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Pulling the plug on conscience rights

Originally published in First Things, December 2009 by Wesley J. Smith   Over the past fifty years, the purposes and practices of medicine have changed radically. Where medical ethics was once life-affirming, today’s treatments and medical procedures increasingly involve the legal taking of human life. The litany is familiar: More than one million pregnancies are extinguished each year in the United States, thousands late-term. Physician-assisted suicide is legal in Oregon, …Read More

Doctor who objects to physician-assisted suicide says role is in ‘service of the sanctity of life’

Originally published in CBC News, April 2017 by Andrea Janus A Scarborough palliative care physician says she would like Ontario to adopt a direct-access model for physician-assisted suicide, making it widely available to patients while bypassing doctors who object to the procedure. Dr. Natalia Novosedlik is one of a group of doctors seeking what’s called “conscience protection” in the province’s assisted dying law, meaning physicians who oppose euthanasia or physician-assisted …Read More

In reply to supporters of the End of Life Choice Bill

Originally published in New Zealand Doctor, February 2018 by Rosalie Evans   I agree that all doctors should read the End of Life Choice Bill. However, unlike Dr Havill et al, I do not believe it is inevitable that this bill will become law, writes GP Rosalie Evans. Dr Havill et al “cherry-picked” a few submissions to the health select committee which promoted a change in the law, as evidence for their viewpoint Far more jurisdictions have rejected moves to legalise euthanasia …Read More

Nurses’ unique perspectives on end-of-life choices must be heard

Originally published in Nursing Review, February 2018 by Taumihau Teremoana The outcome of last year’s government inquiry into assisted dying left me both hopeful and disappointed that as a society we have not addressed alleviating suffering effectively. The inquiry’s decision not to recommend law changes allowing legalised assisted dying was welcomed by Palliative Care Nurses New Zealand and Hospice NZ. Though the concept of suffering is complex much can be said from …Read More

Ron Jones: Leave doctors out of ‘assisted dying’ discussion

Originally published by New Zealand Herald, March 2017 by Dr Ron Jones Most individuals have strongly held views either for or against the proposed euthanasia legislation. My own views are those of a retired, perhaps somewhat cynical, doctor who has spent most of his professional life caring for women with gynaecological cancer. During this time I was never asked to deliberately end the life of one of them; my wife died …Read More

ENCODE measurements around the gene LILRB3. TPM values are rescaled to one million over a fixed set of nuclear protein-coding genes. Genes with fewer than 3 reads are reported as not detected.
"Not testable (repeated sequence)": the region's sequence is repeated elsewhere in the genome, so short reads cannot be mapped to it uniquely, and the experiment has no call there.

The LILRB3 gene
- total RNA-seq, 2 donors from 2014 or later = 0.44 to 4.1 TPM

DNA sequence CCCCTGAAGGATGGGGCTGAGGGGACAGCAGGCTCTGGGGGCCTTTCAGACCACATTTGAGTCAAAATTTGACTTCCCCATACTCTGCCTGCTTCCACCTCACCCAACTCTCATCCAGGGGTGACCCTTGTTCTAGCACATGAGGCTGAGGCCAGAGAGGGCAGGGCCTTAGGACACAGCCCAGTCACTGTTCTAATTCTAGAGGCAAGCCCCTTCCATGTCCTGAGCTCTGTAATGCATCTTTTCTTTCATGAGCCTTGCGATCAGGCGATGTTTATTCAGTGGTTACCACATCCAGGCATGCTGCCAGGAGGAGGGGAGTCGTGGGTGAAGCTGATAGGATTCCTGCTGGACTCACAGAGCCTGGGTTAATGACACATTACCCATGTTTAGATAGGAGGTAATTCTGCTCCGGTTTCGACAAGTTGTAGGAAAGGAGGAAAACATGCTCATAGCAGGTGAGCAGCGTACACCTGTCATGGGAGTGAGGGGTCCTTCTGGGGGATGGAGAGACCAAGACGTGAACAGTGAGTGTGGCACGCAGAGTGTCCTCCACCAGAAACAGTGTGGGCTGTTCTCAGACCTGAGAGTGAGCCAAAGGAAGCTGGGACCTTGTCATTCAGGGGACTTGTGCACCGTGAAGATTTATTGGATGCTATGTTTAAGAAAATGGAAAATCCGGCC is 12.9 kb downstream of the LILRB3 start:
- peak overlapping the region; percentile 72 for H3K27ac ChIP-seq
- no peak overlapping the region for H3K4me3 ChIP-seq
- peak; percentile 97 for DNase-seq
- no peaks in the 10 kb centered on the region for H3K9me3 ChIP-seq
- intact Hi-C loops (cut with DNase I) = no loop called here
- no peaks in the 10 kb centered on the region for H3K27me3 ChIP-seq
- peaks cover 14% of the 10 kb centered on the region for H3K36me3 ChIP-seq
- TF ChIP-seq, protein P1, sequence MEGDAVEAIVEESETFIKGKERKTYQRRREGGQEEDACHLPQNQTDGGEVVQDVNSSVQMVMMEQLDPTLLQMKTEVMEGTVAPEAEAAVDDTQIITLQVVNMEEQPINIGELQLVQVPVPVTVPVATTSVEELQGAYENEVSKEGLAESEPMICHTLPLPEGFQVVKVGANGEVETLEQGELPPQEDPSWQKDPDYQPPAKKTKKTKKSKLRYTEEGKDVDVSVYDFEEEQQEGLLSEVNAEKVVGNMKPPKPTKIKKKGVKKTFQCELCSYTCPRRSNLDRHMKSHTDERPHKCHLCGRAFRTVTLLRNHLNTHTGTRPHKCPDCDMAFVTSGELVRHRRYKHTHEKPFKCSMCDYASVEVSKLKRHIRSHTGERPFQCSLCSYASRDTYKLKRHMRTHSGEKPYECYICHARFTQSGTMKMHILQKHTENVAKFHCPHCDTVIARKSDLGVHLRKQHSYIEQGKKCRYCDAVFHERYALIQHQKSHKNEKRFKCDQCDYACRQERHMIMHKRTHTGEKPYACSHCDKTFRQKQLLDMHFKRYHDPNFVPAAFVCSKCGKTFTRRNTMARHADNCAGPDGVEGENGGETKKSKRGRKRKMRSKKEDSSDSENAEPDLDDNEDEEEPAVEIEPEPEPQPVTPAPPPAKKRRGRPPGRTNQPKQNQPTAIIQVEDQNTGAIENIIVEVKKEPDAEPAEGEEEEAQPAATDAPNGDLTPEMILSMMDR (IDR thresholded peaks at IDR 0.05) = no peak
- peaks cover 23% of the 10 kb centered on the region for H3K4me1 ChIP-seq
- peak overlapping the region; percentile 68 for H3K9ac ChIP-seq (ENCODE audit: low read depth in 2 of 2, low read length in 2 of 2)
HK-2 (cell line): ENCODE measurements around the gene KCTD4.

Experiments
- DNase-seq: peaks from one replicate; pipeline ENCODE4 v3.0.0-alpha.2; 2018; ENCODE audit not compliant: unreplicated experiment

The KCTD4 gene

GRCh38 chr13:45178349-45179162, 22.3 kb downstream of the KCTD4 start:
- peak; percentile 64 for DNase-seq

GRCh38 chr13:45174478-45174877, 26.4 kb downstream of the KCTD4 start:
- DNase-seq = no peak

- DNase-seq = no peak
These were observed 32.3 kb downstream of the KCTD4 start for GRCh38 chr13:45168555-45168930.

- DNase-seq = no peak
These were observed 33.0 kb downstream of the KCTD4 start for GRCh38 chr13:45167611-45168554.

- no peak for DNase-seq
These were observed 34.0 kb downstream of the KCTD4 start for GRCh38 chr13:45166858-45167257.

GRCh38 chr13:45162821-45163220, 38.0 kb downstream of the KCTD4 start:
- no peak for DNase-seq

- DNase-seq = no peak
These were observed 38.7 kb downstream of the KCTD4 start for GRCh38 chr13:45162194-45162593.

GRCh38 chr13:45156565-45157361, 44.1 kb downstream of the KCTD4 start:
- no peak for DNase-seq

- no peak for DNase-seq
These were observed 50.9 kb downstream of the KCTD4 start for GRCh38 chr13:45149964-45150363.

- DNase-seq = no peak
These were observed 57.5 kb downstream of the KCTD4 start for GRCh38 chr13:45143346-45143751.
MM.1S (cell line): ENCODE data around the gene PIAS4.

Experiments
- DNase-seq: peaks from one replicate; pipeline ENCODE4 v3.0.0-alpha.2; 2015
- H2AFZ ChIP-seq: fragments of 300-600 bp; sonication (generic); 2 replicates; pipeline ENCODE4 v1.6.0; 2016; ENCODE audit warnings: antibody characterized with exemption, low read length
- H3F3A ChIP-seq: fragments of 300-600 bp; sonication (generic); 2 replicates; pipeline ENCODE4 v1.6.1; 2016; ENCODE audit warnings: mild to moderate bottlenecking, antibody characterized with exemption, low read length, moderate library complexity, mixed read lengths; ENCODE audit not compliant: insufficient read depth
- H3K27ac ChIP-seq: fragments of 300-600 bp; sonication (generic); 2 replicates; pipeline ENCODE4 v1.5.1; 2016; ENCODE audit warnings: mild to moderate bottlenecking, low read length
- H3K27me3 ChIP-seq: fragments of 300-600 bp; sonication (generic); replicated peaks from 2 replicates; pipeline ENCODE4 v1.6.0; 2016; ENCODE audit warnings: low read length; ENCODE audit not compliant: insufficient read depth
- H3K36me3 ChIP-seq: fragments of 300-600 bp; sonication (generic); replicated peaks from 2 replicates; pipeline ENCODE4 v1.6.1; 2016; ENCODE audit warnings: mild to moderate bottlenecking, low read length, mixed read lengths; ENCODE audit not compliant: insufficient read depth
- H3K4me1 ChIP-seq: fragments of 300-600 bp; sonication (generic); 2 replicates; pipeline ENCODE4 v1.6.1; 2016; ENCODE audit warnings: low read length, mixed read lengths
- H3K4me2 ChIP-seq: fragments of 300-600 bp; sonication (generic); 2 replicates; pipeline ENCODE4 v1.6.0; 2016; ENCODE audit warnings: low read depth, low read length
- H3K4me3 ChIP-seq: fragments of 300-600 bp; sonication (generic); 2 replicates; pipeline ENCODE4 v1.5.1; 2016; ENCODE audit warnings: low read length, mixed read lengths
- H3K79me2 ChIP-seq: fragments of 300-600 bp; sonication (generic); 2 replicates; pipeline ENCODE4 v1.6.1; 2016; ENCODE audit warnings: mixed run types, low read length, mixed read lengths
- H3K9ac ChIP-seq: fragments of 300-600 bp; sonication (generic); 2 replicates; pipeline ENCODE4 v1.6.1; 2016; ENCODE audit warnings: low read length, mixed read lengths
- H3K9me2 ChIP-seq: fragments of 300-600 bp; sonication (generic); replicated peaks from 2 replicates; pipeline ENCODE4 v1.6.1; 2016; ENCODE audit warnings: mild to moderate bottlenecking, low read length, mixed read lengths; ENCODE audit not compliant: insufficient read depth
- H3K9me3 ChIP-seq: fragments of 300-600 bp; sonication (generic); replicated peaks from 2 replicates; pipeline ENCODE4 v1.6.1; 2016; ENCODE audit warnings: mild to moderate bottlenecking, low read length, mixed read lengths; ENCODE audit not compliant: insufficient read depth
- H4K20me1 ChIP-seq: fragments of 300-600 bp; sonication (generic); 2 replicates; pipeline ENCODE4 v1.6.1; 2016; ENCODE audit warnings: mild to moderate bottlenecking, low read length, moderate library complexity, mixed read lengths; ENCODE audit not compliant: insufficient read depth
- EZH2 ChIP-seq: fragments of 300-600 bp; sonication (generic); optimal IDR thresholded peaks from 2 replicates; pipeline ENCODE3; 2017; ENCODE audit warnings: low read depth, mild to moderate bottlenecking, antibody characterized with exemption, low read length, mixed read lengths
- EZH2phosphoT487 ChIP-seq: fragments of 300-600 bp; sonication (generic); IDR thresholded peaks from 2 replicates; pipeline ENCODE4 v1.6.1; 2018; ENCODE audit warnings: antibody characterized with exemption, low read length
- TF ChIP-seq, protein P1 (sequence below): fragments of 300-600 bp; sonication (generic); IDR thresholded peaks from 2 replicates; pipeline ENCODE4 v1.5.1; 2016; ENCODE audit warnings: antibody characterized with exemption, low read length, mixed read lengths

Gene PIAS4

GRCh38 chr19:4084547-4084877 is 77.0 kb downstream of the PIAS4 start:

Doctor support for assisted suicide drops radically after legalization

Originally published in HOPE: Preventing Euthanasia and Assisted Suicide A survey of Canadian doctors reveals that the support of medical professionals for assisted suicide drops significantly once the process becomes legal, with most physicians now refusing to participate in the administration of lethal drugs to their patients. According to the December 2017 edition of Magazine Le Spécialiste which details the survey, the objections from physicians “were far more frequent than …Read More

The Alarming Trend Of Bullying Hospitals And Hospices Into Assisted Suicide

Originally published by Huffpost, January 2018 by Dr Will Johnston Canadians who are sick and suicidal can now be put to death under various medicalized and government-approved protocols, following court and legislative victories by euthanasia activists. These activists are now turning their considerable talents to a coercive makeover of the palliative hospice movement by demanding that hospices founded on a promise to never deliberately hasten death should provide a death-hastening service. …Read More

Dehumanization Triumphant

Originally published by First Things, February 1996 by Dr Leon Kass Recent efforts to legalize physician-assisted suicide and to establish a constitutional “right to die” are deeply troubling events, morally dubious in themselves, extremely dangerous in their likely consequences. The legalization of physician-assisted suicide, ostensibly a measure enhancing the freedom of dying patients, is in fact a deadly license for physicians to prescribe death, free from outside scrutiny and immune from …Read More

Terry Sarten: Quality end-of-life care should be nation’s priority

Originally published in The New Zealand Herald, 21 January 2018 By Terry Sarten The current debate around proposed legislation that will allow for assisted dying, euthanasia and the right to die is a deeply profound distraction that suits politicians well. It is simply palliative legislation. The definition of the term palliative includes the words “relieving the pain without dealing with the cause of the condition”. The legislation as it stands …Read More

David E. Richmond: In 40 years of terminal care I’ve never seen unmanageable suffering

Originally published in The New Zealand Herald, 16 January 2018 By David E. Richmond Dr Havill’s opinion piece in last Tuesday’s Herald is a fine example of the genre of emotionalism he rails against in those who oppose his attempts to convince the public that legalised euthanasia is the holy grail of medicine. Unfortunately he has not been able to save himself from the mire of emotionalism and exaggeration he criticises …Read More